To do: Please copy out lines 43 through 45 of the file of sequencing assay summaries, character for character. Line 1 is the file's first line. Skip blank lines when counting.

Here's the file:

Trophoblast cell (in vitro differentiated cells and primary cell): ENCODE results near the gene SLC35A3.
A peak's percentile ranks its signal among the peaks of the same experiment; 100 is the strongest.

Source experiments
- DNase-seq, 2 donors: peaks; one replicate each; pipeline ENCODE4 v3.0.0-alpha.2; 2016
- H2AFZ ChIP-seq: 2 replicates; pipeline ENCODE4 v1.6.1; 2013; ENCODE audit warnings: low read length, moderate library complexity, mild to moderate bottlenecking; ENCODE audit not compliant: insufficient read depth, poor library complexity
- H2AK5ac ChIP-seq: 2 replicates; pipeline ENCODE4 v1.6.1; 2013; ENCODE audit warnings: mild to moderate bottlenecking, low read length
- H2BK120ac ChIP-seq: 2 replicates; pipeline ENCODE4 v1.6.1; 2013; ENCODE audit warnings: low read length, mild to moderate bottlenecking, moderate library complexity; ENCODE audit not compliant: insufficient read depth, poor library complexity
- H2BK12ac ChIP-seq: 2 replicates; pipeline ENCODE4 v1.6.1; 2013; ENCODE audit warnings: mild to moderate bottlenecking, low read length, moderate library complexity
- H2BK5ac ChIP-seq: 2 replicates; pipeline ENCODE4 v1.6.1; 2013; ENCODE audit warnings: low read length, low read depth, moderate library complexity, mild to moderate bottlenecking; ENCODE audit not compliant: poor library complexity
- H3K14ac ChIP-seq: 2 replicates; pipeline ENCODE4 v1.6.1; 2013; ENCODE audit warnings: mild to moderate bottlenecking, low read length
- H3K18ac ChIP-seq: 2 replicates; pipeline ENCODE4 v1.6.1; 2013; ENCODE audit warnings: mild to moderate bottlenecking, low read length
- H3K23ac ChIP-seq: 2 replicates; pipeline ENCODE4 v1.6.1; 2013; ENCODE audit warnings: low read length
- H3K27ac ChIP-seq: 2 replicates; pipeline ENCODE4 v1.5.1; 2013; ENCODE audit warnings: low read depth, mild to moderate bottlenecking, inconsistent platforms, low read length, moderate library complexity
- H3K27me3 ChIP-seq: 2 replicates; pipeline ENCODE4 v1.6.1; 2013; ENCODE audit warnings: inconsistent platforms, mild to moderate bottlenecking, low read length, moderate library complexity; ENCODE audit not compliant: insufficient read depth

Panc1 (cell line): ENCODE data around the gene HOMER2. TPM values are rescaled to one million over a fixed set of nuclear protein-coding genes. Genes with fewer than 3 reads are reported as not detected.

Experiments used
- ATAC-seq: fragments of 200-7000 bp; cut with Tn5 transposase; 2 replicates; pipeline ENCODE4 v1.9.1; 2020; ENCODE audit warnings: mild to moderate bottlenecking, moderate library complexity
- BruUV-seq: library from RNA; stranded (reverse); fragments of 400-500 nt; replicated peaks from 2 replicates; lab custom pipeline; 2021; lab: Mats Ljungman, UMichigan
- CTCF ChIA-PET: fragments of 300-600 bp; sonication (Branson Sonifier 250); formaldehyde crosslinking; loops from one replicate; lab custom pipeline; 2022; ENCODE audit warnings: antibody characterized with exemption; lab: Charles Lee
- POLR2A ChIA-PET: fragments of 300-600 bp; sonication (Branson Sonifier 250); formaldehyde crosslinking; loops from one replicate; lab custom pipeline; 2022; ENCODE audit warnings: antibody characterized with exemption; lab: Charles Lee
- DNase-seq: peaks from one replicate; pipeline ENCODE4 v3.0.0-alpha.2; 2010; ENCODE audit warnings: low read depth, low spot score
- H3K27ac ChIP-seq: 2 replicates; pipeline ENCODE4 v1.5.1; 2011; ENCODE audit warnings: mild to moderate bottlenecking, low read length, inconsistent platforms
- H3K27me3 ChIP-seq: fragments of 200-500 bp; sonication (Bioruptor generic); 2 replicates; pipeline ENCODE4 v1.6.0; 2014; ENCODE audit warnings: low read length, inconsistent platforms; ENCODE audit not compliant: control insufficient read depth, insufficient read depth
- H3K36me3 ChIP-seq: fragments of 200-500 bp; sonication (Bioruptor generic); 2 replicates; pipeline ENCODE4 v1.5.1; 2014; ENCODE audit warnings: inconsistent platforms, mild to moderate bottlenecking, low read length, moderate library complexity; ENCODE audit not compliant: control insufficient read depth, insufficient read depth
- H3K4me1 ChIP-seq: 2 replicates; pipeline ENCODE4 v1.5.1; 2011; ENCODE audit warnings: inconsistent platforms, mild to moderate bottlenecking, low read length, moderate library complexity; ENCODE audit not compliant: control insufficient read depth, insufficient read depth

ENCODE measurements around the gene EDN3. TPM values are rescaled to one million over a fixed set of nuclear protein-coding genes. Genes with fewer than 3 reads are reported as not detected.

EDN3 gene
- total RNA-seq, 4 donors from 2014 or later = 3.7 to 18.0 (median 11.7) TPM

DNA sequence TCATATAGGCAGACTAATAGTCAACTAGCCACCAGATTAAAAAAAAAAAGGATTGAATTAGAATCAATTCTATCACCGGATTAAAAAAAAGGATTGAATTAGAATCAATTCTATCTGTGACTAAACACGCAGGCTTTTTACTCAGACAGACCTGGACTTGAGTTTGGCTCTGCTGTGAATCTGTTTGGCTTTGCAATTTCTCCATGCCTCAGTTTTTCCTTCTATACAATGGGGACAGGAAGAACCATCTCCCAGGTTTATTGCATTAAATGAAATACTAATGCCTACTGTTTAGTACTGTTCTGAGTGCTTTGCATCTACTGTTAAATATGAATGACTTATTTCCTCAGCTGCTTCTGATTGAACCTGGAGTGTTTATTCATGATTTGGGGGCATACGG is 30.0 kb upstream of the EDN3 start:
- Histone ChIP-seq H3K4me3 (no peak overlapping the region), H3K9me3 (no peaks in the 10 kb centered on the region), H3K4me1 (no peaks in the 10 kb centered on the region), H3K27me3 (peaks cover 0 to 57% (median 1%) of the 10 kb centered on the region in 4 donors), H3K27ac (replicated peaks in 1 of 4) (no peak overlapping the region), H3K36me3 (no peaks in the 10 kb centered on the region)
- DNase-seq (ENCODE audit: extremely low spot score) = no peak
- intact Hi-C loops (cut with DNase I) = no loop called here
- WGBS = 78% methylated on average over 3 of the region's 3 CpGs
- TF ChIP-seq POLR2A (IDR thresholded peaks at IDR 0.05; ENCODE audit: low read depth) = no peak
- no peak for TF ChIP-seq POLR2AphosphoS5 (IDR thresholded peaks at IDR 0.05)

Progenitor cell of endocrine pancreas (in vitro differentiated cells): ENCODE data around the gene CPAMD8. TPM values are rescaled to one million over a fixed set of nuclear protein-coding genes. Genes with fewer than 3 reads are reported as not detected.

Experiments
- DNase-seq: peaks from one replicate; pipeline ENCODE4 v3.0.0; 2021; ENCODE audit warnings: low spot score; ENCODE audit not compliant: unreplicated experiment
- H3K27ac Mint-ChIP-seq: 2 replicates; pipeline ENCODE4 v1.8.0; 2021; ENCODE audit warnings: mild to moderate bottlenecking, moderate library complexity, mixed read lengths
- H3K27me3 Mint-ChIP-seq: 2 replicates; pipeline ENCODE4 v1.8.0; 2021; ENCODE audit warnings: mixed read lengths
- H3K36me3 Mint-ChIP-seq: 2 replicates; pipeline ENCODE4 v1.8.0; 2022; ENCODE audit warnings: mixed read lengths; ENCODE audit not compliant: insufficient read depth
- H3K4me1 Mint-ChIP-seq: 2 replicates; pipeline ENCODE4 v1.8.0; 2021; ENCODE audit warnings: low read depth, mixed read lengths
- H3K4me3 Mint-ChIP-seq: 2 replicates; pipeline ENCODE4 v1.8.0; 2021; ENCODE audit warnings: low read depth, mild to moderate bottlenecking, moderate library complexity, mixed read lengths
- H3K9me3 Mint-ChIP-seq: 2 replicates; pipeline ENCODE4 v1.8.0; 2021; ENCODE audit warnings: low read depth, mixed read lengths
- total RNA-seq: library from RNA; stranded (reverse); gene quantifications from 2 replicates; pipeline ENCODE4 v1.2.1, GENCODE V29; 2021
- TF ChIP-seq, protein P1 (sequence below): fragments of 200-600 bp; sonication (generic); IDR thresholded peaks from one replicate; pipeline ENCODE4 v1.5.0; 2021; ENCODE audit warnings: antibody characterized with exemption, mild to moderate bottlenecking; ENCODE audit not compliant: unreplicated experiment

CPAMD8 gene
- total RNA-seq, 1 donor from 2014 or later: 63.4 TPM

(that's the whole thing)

- H3K4me3 Mint-ChIP-seq: 2 replicates; pipeline ENCODE4 v1.8.0; 2021; ENCODE audit warnings: low read depth, mild to moderate bottlenecking, moderate library complexity, mixed read lengths
- H3K9me3 Mint-ChIP-seq: 2 replicates; pipeline ENCODE4 v1.8.0; 2021; ENCODE audit warnings: low read depth, mixed read lengths
- total RNA-seq: library from RNA; stranded (reverse); gene quantifications from 2 replicates; pipeline ENCODE4 v1.2.1, GENCODE V29; 2021